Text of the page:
Rape Two approaches to treat a rape victim are CBT and group therapy. Most research to date shows that CBT has effective recovery outcomes. The specific forms of CBT that are commonly used with rape victims are: systematic desensitization, flooding, prolonged exposure treatment, and stress inoculation training. These approaches involve systematic exposure to traumatic memories and cognitive reinterpretation of these events. Helping clients to remember and visualize feared situations can help them gradually reduce their anxiety. Cognitive techniques, such as challenging automatic thoughts, may also be used to diminish guilt, fear, and depression. Review all past CBT sections.
Group therapy can be very beneficial for rape victims. Many rape crisis centers are based on crisis theory and supportive psychotherapy groups. They rely on dissemination of educational information, active listening and emotional support. Group sharing of experience may affect patients numbness, isolation and fear of isolation. Review all group therapy readings and slides.
Sexual Abuse Group therapy is a positive therapy for sexual abuse victims. Groups should be conducted at the same time as other treatment modalities. Some patients may need individual treatment before they are ready for group therapy. Groups are appropriate for victims, siblings of victims, mothers of victims, offenders, and adult survivors of sexual abuse. In addition, "generic" groups that include offenders, parents of victims, and survivors of sexual abuse have been found to be very powerful and effective for all parties involved. Groups may be time-limited, long-term, or open-ended. They may deal with specific issues (e.g., relapse prevention, sex education, or protection from future sexual abuse), or they may deal with a range of issues. Some programs have "orientation" groups for new clients, usually with separate groups for children and adults. Victims and offenders groups have been brought together for occasional sessions. Models that have concurrent groups for victims or children and their non-offending parents, where from time to time the two groups join for activities, are very productive.
Trauma-Focused CBT TF-CBT is a conjoint child and parent psychotherapy approach for children and adolescents who are experiencing significant emotional and behavioral difficulties related to traumatic life events. It is a components-based treatment model that incorporates trauma-sensitive interventions with cognitive behavioral, family, and humanistic principles and techniques. Children and parents learn new skills to help process thoughts and feelings related to traumatic life events; manage and resolve distressing thoughts, feelings, and behaviors related traumatic life events; and enhance safety, growth, parenting skills, and family communication.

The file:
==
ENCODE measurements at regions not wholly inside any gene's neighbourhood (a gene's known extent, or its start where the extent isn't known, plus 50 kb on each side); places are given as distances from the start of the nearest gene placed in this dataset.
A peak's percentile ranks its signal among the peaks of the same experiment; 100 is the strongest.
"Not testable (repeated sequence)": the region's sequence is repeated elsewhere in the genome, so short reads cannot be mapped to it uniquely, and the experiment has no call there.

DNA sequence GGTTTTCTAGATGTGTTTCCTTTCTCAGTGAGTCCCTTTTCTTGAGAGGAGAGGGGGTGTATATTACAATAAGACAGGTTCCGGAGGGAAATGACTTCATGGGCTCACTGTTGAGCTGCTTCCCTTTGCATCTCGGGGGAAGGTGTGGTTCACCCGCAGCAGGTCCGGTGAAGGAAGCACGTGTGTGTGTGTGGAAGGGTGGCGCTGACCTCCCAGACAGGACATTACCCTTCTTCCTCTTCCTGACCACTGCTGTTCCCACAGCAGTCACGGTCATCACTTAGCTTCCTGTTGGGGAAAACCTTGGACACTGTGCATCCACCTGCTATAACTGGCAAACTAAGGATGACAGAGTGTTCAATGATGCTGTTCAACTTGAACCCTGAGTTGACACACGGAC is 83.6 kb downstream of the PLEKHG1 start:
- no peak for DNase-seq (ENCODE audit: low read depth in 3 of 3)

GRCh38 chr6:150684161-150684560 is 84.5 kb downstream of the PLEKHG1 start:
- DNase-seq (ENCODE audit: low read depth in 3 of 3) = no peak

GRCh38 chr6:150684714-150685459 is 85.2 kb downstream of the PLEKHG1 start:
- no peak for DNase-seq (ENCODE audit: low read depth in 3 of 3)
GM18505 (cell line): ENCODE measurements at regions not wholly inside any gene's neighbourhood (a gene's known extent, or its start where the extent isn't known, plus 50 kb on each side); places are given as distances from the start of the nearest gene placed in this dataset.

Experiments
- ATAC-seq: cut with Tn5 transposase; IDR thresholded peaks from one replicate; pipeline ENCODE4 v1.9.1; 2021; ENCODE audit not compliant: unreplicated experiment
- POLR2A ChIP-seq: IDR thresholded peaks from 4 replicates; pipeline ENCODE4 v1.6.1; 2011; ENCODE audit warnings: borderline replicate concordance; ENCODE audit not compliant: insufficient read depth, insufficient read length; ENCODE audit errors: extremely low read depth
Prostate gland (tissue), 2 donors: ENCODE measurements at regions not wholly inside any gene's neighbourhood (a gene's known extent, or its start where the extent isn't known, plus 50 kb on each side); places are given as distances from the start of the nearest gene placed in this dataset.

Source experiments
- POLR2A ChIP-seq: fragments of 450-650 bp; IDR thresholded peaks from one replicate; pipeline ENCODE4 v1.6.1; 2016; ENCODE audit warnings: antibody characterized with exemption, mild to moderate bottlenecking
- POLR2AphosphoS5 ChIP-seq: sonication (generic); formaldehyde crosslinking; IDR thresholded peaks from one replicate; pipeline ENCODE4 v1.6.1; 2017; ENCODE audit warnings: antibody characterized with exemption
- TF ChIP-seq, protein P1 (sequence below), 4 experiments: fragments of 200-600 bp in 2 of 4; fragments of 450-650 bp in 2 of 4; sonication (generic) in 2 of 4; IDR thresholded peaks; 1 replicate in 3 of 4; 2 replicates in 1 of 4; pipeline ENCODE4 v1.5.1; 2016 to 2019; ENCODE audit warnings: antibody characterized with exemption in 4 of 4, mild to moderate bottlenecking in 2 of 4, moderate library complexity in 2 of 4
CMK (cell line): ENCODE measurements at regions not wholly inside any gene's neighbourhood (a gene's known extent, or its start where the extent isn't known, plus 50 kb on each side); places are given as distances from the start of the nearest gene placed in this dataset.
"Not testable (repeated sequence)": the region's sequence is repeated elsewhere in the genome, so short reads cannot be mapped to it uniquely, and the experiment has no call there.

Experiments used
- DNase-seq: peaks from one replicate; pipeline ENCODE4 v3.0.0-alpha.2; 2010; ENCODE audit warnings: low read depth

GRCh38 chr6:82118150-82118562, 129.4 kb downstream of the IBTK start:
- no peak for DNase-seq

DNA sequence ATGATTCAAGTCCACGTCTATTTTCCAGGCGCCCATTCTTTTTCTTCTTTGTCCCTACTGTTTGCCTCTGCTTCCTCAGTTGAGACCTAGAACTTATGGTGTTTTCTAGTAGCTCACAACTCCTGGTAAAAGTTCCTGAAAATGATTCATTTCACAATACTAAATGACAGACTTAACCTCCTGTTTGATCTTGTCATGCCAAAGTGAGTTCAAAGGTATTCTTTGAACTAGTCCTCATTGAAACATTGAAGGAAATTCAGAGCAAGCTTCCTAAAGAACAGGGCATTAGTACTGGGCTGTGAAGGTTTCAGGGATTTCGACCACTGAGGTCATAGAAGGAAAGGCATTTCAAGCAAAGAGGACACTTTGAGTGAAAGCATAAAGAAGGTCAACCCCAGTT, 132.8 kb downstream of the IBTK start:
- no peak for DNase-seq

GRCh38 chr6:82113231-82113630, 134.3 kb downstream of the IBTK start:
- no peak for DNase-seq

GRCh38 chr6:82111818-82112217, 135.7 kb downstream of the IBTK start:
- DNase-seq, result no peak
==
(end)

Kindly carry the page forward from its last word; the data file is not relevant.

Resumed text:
TF-CBT has proved successful with children and adolescents (ages 3 to 18) who have significant emotional problems (e.g., symptoms of posttraumatic stress disorder, fear, anxiety, or depression) related to traumatic life events. This treatment can be used with children and adolescents who have experienced a single trauma or multiple traumas in their life. Children or adolescents experiencing traumatic grief can also benefit from this treatment. TF-CBT can be used with children and adolescents residing in many types of settings, including parental homes, foster care, kinship care, group homes, or residential programs.
Multiple treatment outcome research studies and much clinical evidence indicate that TF-CBT helps children, adolescents, and their parents overcome many of the difficulties associated with abuse and trauma. It is an efficacious treatment. TF-CBT has proven to be effective in addressing posttraumatic stress disorder, depression, anxiety, externalizing behaviors, sexualized behaviors, feelings of shame, and mistrust. The parental component increases the positive effects for children by reducing parents own levels of depression and emotional distress about their childrens abuse and improving parenting practices and support of their child.
Family Therapy for Sexual Abuse Stage 1: Creating a Context for Change In Stage 1, a context of safety and hopefulness is created. The family members commit to work toward change. A collaborative relationship between client and therapist is built to assess the problem and determine the therapeutic goals. Stage 2: Challenging Old Patterns and Expanding New Alternatives The family is encouraged to creatively challenge problematic thoughts, feelings, and behaviors which are no longer useful, giving way to more adaptive healthier alternatives. Therapeutic interventions are designed based on the family’s strengths. Stage 3: Consolidation In this stage, the family consolidates the positive, adaptive new behaviors they have made so that they will sustain. The family prepares for future situations and plans how to continue to make adaptive choices to insure that no further abuse takes place in their life or future generations of their family.
Family therapy chapters and readings should be reviewed.